Nonardo Perea


HAVANA TIMES — On Sunday, October 12, I was invited to the birthday party of a close friend. A cousin of his had offered her apartment for the party. The apartment is close to Old Havana’s well-known Parque de la Fraternidad.

The owner has been legally renting out the two bedrooms in the apartment for two months. The day of the party, I wasn’t in the mood for drinking. During my stay, I only tried the occasional snack and enjoyed the company of my friends, who do drink and usually have a very good time under the influence of beer and rum.

The observant type, I saw that, in less than three hours, more than five girls and their partners (some young, others not-so-young), had gone in and out of the bedrooms. A group of four shared a room for half an hour (personally, I feel that half an hour is not much time for a foursome. You’re supposed to enjoy those kinds of things, right?)

Other girls would arrive and be told that the rooms were occupied. They would decide to sit and wait for their turn patiently, then go up into the bedroom to give their best and, most importantly, make a little cash with the sweat of their…brows.

A girl that caught my eye was a 20-year-old with a happy little face whom people called La Flaca (“Skin-and-Bones”). She was a regular customer, judging from the familiarity between her and the owners. “In a single day, she’s brought as many as ten different men here, of all skin-colors and ages,” my friend’s cousin said to me after she’d had a few drinks too many. Many of the girls who use the bedrooms come and go non-stop and, according to the owners, don’t ever rest, not in the morning or at night.

The price of room rental is relatively cheap: 1 CUC for half an hour. They sell beer at 1.50 CUC.

Right now, the owners of this business want to improve the conditions of the bedrooms, which aren’t bad (but, if they improve them a bit, they can charge a little more).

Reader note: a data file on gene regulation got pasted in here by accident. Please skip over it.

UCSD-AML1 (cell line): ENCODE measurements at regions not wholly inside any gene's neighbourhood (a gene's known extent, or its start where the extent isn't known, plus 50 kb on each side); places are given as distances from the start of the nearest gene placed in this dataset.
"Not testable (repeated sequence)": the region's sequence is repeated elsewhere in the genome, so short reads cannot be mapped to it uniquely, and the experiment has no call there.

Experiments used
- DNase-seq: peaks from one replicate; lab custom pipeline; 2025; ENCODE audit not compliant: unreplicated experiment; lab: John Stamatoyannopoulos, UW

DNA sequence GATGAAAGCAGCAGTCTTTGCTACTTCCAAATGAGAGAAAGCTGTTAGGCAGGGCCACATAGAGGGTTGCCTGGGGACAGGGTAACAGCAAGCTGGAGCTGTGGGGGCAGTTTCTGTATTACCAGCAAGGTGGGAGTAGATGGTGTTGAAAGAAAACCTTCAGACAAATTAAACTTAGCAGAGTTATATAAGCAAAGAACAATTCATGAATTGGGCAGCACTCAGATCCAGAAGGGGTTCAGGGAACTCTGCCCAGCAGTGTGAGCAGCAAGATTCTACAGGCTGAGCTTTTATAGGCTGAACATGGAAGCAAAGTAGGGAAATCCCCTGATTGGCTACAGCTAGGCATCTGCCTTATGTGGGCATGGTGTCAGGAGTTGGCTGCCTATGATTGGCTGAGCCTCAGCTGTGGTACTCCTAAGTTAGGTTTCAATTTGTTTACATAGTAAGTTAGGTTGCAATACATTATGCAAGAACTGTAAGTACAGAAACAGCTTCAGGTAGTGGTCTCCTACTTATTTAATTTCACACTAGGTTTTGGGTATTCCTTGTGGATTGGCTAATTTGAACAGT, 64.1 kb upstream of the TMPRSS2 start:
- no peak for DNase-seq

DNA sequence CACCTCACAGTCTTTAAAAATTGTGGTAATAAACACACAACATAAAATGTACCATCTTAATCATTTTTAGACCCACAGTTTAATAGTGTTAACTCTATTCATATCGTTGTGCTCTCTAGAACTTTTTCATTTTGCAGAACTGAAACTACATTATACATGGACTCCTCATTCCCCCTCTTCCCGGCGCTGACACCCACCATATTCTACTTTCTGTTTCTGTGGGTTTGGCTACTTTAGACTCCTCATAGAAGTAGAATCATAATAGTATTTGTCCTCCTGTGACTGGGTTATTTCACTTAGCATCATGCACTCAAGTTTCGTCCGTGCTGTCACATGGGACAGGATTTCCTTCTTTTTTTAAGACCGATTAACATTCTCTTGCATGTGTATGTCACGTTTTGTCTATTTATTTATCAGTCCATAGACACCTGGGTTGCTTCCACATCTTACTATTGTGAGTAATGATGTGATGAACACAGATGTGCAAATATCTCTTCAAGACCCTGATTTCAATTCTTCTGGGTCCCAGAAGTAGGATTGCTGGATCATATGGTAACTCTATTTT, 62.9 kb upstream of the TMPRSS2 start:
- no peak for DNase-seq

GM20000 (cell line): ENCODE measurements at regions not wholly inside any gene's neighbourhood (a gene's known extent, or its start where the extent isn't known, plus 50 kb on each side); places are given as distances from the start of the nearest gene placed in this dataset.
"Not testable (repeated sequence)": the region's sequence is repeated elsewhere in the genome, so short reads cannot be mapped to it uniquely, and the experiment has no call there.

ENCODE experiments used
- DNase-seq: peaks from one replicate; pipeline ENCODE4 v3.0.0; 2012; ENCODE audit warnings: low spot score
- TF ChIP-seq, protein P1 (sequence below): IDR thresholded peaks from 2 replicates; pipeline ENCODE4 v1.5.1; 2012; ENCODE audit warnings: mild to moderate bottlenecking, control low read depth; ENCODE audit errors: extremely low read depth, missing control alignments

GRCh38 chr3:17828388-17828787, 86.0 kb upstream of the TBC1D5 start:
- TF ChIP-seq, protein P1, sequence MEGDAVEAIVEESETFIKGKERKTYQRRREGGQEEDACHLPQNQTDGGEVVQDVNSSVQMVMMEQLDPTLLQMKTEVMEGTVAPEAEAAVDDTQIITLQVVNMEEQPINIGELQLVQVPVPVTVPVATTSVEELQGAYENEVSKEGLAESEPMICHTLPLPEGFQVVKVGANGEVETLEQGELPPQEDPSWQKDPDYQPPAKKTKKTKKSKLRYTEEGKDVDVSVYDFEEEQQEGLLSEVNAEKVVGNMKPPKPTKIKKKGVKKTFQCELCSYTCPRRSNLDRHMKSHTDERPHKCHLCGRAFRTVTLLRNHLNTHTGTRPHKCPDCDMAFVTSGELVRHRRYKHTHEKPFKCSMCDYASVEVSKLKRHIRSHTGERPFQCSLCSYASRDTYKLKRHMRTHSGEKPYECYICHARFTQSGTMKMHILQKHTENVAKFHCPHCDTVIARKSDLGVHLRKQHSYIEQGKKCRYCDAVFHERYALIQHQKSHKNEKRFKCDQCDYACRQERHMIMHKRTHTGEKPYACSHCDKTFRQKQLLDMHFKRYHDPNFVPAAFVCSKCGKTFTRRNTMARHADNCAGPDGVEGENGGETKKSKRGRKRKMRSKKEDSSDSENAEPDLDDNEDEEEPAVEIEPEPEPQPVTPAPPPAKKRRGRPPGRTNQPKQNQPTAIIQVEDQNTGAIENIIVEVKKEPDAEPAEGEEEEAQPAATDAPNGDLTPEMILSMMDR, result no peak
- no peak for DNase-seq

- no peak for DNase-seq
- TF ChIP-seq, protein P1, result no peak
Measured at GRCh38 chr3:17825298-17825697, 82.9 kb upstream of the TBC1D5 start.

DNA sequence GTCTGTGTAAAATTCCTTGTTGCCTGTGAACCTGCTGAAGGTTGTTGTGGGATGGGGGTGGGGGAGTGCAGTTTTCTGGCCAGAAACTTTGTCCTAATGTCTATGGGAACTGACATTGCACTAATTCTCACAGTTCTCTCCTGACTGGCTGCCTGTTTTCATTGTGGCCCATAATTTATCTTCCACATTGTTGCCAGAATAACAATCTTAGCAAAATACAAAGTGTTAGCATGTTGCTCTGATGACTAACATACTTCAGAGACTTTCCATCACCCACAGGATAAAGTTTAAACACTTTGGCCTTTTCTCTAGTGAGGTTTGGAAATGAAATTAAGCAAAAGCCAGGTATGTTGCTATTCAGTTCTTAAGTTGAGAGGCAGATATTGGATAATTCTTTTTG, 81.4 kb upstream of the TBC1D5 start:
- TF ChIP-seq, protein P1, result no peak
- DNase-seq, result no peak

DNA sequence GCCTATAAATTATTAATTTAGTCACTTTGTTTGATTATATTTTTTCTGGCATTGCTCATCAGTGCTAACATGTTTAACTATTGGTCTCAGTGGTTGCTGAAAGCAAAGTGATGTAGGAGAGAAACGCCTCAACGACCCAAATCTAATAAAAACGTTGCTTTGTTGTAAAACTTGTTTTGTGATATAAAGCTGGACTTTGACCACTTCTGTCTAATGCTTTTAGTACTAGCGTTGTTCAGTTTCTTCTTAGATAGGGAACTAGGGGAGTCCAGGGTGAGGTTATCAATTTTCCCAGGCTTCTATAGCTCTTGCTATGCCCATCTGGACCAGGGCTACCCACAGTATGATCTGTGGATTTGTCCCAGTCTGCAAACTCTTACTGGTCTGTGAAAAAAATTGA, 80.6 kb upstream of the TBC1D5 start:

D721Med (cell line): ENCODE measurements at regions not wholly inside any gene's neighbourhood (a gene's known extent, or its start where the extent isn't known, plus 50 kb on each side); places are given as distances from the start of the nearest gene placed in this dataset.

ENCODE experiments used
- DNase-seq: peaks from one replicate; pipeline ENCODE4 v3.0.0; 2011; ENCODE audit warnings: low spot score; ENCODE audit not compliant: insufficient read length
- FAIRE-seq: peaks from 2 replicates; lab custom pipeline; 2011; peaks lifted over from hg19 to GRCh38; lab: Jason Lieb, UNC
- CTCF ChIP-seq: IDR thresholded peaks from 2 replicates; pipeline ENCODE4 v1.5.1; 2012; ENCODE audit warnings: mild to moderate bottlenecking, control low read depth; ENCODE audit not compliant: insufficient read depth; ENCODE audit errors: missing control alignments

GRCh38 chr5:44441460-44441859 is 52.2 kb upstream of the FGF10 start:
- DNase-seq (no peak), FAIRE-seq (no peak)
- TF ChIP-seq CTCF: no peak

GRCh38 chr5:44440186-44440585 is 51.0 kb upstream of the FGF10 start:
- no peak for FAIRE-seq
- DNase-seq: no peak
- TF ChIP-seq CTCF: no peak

An excellent and very prosperous business, don’t you think?

Nonardo Perea

Nonardo Perea: I see myself as an observant person and I like to write with sincerity what I think and live first hand. I’m shy and of few words; thus it’s difficult for me to engage in conversation. For that reason, my best tool for communicating is writing. I live in Marianao, Havana and am 40 years old.

13 thoughts on “Cuba and the World’s Oldest Business

  • Your data is incorrect. Most Americans have more than $20 disposable income after necessary expenses per month.

    The US student load debt default rate dropped to 13.7% in 2014.

    Cubans do pay for education & healthcare. The government pays a salary of about $20 per month. That is equivalent to a 95% tax rate off the top, before they even see their pay check.

    Subsidized food rations are only sufficient to cover 2 weeks per month. The balance of the food must be obtained with hard currency, which is hard to come by if you don’t have a job in tourism, driving a taxi or in the new self-employed sector. Many Cubans are forced to resort to pilfering goods from work for sale on the black market, or prostitution, or some other under-the-table arrangement. This fact of daily life in Cuba is humiliating to most Cubans.

    Finally, the Cuban people never chose socialism. The Castro regime forced their corrupt socialist system onto Cuba, never allowing a free and fair election in 56 years.

  • $20 or less per minute month. You are correct on that point, but your analysis falls apart for several other reasons, to wit, the average American has about $20 of disposable income after all reasonable and necessary expenses per month. That’s not even taking into account the student loan debt crisis wherein everyone seems to be defaulting. Cubans don’t pay for education, healthcare, and other necessities are greatly subsidized. In sum, their basic needs -and more- are met. Cuba is no Haiti nor Dominican Republic. Those are fair comparisons by the way. Poor countries have a choice, to share or not to share. Let’s not beat them up for choosing socialism.

  • True. 100% true.

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